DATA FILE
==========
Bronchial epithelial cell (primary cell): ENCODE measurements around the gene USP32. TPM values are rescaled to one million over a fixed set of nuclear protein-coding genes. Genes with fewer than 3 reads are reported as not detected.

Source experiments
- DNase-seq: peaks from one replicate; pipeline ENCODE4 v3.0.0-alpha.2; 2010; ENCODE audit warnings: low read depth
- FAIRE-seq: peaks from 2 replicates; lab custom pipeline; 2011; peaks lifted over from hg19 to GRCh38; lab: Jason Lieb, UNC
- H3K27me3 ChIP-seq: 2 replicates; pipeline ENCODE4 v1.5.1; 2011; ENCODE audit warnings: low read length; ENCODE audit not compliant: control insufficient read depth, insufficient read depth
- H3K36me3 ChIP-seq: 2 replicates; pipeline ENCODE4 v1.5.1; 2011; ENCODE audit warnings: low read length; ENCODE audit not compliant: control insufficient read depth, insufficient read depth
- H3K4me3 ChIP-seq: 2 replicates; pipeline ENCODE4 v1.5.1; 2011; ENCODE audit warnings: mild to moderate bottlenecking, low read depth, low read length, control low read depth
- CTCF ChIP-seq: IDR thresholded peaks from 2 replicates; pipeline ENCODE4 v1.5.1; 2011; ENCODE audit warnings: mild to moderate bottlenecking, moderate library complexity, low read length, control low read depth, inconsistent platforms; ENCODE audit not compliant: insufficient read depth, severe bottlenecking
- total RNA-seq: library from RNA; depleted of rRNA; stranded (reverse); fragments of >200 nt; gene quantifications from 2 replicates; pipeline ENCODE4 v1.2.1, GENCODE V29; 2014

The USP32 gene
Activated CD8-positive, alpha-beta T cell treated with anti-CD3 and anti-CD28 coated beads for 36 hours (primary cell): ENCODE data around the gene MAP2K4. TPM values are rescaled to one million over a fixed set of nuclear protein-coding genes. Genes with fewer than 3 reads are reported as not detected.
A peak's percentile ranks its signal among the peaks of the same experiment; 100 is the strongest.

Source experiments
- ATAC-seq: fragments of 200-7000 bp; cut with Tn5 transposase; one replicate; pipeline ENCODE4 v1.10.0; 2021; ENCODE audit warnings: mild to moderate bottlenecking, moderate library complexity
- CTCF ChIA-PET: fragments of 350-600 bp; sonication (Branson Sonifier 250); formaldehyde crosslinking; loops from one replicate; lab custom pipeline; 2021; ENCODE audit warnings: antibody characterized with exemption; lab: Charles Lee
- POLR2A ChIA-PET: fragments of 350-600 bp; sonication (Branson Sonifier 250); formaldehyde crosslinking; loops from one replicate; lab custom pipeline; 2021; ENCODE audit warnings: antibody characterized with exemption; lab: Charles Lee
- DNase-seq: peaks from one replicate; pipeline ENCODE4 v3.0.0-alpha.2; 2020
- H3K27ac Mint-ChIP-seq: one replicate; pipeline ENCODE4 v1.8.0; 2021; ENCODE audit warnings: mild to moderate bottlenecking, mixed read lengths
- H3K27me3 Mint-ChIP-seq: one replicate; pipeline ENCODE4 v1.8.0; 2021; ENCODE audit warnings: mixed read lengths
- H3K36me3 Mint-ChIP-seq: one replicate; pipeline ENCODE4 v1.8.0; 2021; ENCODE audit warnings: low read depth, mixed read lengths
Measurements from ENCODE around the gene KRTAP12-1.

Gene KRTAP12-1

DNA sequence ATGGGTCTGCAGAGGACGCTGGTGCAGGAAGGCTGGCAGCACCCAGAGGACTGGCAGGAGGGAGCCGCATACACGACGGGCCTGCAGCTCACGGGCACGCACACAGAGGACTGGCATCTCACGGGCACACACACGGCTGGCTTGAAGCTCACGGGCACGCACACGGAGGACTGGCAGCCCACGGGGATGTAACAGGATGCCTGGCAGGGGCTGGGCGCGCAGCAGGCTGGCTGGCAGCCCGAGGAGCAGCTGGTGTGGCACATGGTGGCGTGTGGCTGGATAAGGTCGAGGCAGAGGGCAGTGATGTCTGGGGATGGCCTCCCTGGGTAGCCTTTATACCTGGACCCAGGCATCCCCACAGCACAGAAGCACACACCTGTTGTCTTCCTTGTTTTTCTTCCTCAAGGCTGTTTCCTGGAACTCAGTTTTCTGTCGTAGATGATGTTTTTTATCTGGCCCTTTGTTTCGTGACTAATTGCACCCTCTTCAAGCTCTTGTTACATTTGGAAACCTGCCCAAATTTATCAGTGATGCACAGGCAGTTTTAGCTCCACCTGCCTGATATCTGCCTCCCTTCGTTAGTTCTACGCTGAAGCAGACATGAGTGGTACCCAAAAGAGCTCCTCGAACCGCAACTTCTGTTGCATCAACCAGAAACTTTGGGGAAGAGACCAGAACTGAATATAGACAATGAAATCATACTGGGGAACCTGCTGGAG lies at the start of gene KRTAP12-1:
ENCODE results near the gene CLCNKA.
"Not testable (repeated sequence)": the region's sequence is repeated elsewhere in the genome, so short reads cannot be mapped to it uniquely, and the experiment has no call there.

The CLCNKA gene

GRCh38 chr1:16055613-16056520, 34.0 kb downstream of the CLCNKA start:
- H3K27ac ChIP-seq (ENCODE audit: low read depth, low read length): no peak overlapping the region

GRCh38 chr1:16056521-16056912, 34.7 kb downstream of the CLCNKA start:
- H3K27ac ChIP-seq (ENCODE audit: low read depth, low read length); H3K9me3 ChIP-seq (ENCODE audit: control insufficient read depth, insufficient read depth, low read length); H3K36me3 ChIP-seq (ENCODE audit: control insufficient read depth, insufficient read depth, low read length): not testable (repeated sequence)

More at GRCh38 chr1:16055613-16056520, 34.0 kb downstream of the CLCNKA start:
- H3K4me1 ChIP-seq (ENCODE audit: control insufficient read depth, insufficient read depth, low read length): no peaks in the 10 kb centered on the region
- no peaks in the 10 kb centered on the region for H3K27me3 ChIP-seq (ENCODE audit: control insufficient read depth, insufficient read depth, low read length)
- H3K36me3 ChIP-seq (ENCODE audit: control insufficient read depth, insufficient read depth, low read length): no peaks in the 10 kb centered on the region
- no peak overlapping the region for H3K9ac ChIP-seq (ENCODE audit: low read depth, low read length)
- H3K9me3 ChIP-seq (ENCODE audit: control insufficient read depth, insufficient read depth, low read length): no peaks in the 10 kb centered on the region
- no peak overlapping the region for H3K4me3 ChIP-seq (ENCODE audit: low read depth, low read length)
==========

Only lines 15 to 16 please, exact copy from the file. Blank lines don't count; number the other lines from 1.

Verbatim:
- CTCF ChIA-PET: fragments of 350-600 bp; sonication (Branson Sonifier 250); formaldehyde crosslinking; loops from one replicate; lab custom pipeline; 2021; ENCODE audit warnings: antibody characterized with exemption; lab: Charles Lee
- POLR2A ChIA-PET: fragments of 350-600 bp; sonication (Branson Sonifier 250); formaldehyde crosslinking; loops from one replicate; lab custom pipeline; 2021; ENCODE audit warnings: antibody characterized with exemption; lab: Charles Lee